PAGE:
11fountains Sperm Whale launched by SENNEBOGEN crawler crane
A curious sight for onlookers in Harlingen, Friesland, Holland: a 17-ton sperm whale fountain being lowered into the water at Harlingen harbor by a SENNEBOGEN 1100 E.
Since the middle of the year, a life-size reproduction of a sperm whale, made from plastic and concrete, located off the Zuider pier in Harlingen harbour, has been spraying a good jet of water into the air at irregular intervals.
It is the last placed fountain of the “11Fountains” project. The old European tradition of building a fountain in the town centre, which can be traced back to Roman times, has been brought up to date for the 21st century with the “11Fountains” project. Eleven artists from around the world have designed unique fountains that have been placed close to the centre of each of the eleven Friesland towns.
This largest international art project of Leeuwarden-Friesland, Capital of Culture 2018, is supported by the province of Friesland and the six municipalities involved. The sperm whale fountain in Harlingen was designed by Cuban artists Jennifer Allora and Guillermo Calzadilla.
De Boer & De Groot civiele werken worked on the “11Fountains” project as part of the team building the substructure for four of the fountains (Harlingen, Workum, Hindeloopen and Stavoren). After assembly, the 3-meter-high and 18-meter-long visible surface was filled with foamed concrete in order to stand up to the pressure of ice and other influences. The fountain added around 17 tons to the scale once it was complete.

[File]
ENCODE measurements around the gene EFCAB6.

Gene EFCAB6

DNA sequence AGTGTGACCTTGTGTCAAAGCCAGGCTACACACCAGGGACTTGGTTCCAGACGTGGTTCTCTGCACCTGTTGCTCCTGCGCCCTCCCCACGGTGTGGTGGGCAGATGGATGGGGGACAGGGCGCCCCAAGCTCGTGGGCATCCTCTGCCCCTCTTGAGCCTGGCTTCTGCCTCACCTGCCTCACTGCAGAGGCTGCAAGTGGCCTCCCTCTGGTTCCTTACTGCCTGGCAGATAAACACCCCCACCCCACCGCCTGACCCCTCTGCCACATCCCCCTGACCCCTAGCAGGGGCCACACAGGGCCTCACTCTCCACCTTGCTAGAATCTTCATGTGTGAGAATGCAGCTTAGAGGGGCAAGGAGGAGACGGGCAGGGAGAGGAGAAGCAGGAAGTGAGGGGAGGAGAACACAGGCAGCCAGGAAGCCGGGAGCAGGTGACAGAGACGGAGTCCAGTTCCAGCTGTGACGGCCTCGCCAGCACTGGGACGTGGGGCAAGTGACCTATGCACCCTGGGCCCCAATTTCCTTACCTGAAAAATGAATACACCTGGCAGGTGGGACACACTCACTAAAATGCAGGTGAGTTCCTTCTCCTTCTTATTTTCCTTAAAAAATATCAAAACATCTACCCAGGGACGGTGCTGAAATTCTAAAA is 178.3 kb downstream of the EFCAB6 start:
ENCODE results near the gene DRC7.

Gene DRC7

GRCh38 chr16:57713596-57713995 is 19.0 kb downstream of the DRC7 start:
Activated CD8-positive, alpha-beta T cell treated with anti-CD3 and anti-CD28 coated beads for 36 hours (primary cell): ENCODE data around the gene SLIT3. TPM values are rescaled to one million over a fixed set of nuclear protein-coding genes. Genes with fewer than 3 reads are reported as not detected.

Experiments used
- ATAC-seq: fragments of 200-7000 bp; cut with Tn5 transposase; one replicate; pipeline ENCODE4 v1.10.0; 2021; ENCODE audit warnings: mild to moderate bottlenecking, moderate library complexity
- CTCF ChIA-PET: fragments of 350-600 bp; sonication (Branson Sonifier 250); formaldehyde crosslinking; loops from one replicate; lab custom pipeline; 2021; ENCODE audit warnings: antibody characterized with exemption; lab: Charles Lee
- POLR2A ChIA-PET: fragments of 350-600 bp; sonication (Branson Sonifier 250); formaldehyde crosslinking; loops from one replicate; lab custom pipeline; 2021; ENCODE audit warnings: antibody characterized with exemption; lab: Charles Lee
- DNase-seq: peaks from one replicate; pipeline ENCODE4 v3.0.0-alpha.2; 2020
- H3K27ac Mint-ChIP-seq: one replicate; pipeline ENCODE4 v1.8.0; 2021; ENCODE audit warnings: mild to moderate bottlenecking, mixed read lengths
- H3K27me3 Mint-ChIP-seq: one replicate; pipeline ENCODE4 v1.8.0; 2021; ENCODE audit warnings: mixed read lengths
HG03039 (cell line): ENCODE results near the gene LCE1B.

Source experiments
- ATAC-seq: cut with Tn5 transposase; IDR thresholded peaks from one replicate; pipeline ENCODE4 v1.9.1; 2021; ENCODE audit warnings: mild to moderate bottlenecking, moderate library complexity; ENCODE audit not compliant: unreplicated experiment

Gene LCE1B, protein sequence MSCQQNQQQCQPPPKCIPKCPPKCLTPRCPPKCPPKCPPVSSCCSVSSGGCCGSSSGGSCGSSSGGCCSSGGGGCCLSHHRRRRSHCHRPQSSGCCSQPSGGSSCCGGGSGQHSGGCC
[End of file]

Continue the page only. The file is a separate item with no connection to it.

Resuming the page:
The whale’s stomach lies one meter below Amsterdam sea level. When the water levels are high, the whale either “floats” or is under water. “When the tide comes in, it almost disappears under the water,” says Jennifer Allora.
Once the SENNEBOGEN crawler crane 1100 E had put the sperm whale on the quay, the crew of the crane ship “DURK” took the whale and set off for Wilhelmshaven. Watched by regional press and the curious people of Harlingen, the 17-ton heavy sperm whale was positioned on its base.
An experienced team
De Boer & De Groot’s largest crane ship, the “DURK” and the SENNEBOGEN crawler crane 1100 are used to working together: De Boer & De Groot converted a fishing boat into a working vessel and needed a crane with sufficient capacity for working on and in the water, for example, installing and dismantling sheet piles, and installing fender systems, foundations, sluice gates etc.
The SENNEBOGEN 1100 E is a compact machine which is not too heavy for the boat but has the required load capacity. Taking into account the size of the ship (9.1 m wide, 50 m long, draught 0.70 cm), the crawler crane turned out to be the ideal solution.
Furthermore, the 1100 is equipped with a quiet, efficient, and economical Tier IV diesel engine. This fits perfectly with De Boer & De Groot’s CSR philosophy, corporate social responsibility being one of the main objectives of the company’s business procedures and culture.